Who or what inspired you to write this book?
I had just finished a four-book series of nautical fiction, the Scimitar Seas novels, published by Dragon Moon Press, which won me three consecutive gold medals from ForeWord Reviews for best fantasy novel of the year. (The fourth in the series, Scimitar War, is a finalist, but we won’t know if it has won for three more days, June 28th.) I’d been doing conventions for years, and was asked by my editor at Dragon Moon Press, Gabrielle Harbowy, to attend GenCon. Several authors I knew were attending, so I booked it. GenCon is a gaming convention, and I have been playing table-top RPGs since 1977, so this seemed like a good venue. Also, the convention has an Author Alley in their vendor room where writers can sell their wares. This really helps to offset the cost of attending a convention.
Paizo Publishing has a big presence at GenCon, and I had been playing their Pathfinder game for years, so I approached Paizo’s editor, James Sutter, told him of my credentials, and pitched an open plot “nautical fantasy” idea. I knew they were in the process of publishing the Skulls and Shackles pirate-oriented adventure path, and thought it would fit. James asked me for a writing sample, which I sent.
About six months later I got an e-mail back from James requesting a few story pitches for Paizo’s Pathfinder Tales Web Fiction. This is a paying market, so I jumped at the chance to show him what I could do. I gave him an 8,000 word short story in about a week. He must have liked it, because the next e-mail I got from James had “Paizo Novel?” as the subject line. I’ve always wanted to write an RPG-related novel, so I promptly said “Yes!”
What else about the book might pique the reader’s interest?
I touch on a lot of subjects in Pirate’s Honor that are not usually delved into in an RPG-related novel, and James Sutter liked that. Paizo is trying very hard to take RPG fiction to the next level, and is succeeding wonderfully. The story is not a simple swords-and-sorcery hack, but looks deeply into the emotional, physical, and relationship issues of the characters. Pirate’s Honor is not a romance, but the relationship between Captain Torius Vin and his navigator, Celeste, is a centerpiece of the story. They have a challenging relationship in that she is not human. Not even close. So much “not human” in fact, that she has to use magic to transform into human form for them to be intimate. This, understandably, causes a little tension.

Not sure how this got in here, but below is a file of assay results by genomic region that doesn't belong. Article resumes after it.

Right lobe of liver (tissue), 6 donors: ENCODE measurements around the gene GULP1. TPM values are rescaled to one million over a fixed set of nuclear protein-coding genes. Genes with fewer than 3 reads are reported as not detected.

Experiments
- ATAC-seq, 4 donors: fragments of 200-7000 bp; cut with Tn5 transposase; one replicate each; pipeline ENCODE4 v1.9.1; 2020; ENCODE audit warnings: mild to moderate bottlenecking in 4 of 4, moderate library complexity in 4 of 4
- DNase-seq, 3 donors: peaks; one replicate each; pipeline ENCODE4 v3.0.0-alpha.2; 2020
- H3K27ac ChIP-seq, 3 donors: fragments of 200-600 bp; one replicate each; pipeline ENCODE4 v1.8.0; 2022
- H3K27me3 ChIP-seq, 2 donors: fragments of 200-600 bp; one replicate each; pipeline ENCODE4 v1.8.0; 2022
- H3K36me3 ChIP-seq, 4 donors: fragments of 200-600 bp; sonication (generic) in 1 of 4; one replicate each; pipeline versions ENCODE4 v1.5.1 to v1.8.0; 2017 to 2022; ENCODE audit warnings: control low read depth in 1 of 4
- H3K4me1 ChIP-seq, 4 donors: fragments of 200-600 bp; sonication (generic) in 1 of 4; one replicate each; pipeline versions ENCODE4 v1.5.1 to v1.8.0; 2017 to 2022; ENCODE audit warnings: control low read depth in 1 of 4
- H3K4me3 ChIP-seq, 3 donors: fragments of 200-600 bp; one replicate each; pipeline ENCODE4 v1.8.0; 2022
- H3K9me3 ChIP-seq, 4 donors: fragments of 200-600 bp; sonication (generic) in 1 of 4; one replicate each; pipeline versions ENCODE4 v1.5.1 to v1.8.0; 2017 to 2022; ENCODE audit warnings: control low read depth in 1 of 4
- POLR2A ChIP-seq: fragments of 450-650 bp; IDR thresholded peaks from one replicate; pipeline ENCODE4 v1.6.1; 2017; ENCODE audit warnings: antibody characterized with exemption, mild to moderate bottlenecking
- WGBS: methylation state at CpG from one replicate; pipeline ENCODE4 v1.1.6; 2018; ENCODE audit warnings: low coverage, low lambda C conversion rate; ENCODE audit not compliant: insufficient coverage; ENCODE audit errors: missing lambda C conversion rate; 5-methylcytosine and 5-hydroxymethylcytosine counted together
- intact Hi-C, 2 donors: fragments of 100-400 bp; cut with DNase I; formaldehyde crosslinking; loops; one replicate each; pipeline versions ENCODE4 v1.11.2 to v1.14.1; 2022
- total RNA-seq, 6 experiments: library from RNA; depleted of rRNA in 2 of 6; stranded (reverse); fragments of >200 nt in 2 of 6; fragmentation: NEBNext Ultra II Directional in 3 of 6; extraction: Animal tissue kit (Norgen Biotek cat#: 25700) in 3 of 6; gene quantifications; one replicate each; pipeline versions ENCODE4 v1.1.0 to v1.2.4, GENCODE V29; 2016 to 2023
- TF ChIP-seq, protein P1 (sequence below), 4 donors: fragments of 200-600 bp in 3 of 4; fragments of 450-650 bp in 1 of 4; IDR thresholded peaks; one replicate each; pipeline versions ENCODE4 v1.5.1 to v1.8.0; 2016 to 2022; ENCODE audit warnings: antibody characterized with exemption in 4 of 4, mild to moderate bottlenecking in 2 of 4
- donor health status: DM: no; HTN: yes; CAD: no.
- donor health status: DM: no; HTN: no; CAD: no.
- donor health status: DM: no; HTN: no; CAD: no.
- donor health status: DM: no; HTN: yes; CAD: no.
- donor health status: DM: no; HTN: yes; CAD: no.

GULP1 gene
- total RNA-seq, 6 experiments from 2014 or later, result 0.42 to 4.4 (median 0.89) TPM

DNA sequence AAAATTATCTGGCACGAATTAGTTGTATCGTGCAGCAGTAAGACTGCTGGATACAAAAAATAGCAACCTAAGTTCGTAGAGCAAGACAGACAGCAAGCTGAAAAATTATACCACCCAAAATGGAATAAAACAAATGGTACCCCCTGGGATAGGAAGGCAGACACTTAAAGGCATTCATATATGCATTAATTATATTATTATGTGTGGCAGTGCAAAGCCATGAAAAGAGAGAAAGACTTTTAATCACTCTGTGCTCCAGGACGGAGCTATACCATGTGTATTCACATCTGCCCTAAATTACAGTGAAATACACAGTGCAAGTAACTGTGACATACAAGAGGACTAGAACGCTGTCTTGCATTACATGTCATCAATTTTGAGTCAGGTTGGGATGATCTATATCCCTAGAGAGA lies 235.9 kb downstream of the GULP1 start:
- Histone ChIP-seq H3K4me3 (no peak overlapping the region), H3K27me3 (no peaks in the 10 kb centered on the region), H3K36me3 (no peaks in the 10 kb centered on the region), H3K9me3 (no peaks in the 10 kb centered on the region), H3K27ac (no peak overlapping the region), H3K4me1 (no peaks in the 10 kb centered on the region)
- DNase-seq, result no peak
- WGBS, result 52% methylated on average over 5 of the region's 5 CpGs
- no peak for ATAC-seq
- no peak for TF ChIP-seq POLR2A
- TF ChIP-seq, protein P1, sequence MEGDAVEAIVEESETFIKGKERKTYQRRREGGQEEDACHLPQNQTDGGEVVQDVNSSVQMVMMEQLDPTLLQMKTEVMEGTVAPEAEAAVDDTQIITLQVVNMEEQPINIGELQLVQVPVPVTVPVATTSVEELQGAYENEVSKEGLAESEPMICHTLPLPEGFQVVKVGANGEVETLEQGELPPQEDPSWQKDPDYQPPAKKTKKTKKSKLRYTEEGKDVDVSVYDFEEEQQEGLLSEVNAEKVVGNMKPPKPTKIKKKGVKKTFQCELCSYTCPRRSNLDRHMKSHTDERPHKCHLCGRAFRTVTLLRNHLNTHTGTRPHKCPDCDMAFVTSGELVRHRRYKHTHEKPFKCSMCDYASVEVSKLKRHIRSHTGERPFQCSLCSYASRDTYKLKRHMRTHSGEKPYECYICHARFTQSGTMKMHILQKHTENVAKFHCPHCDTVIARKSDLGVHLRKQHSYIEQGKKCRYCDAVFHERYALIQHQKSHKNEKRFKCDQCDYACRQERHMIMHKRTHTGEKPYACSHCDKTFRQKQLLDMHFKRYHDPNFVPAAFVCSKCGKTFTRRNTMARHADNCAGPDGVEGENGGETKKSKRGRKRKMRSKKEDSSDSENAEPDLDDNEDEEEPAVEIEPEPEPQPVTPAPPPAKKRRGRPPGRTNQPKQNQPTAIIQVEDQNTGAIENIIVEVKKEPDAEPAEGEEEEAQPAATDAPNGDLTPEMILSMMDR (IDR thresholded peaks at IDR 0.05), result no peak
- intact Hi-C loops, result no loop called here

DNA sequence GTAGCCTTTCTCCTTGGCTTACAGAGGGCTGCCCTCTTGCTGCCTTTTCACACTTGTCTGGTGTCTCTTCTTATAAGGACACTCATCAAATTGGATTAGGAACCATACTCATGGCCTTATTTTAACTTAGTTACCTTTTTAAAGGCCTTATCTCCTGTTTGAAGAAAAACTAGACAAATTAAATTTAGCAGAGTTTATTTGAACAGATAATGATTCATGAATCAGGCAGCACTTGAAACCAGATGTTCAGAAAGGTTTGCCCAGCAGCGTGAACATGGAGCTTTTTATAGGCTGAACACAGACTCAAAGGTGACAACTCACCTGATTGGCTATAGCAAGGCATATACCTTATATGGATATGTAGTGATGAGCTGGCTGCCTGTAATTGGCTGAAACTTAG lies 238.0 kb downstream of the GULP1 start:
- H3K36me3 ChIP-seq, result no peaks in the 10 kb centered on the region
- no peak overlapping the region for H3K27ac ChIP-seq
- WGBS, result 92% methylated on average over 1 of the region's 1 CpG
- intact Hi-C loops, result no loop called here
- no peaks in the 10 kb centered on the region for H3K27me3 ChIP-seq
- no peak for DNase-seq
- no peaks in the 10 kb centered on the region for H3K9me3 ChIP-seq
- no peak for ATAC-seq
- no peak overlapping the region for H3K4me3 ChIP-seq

There is also an underlying plot that deals with Torius Vin’s addiction to a very unlikely substance, his lover’s venom. This puts even more stress on their relationship, and in the midst of pulling off a scam that puts all their lives at risk, the last thing the crew of the Stargazer needs is a captain and navigator who are, quite literally, at each other’s throats.
The next “Next Big Thing”: Leah Petersen
I met Leah Petersen last year at ReaderCon. Since we shared a publisher (Dragon Moon Press), I picked up her debut novel, Fighting Gravity. When I finally put it down, I had been quite impressed by her writing.
Cascade Effect, the sequel to Fighting Gravity, was recently released by Dragon Moon Press, with a third installment due out soon. And you don’t have to just take my word as to their quality, because the novels have received high praise from reviewers.
Leah Petersen lives in North Carolina. She does the day-job, wife, and mother thing, much like everyone else. She prides herself on being able to hold a book with her feet so she can knit while reading. She’s still working on knitting while writing.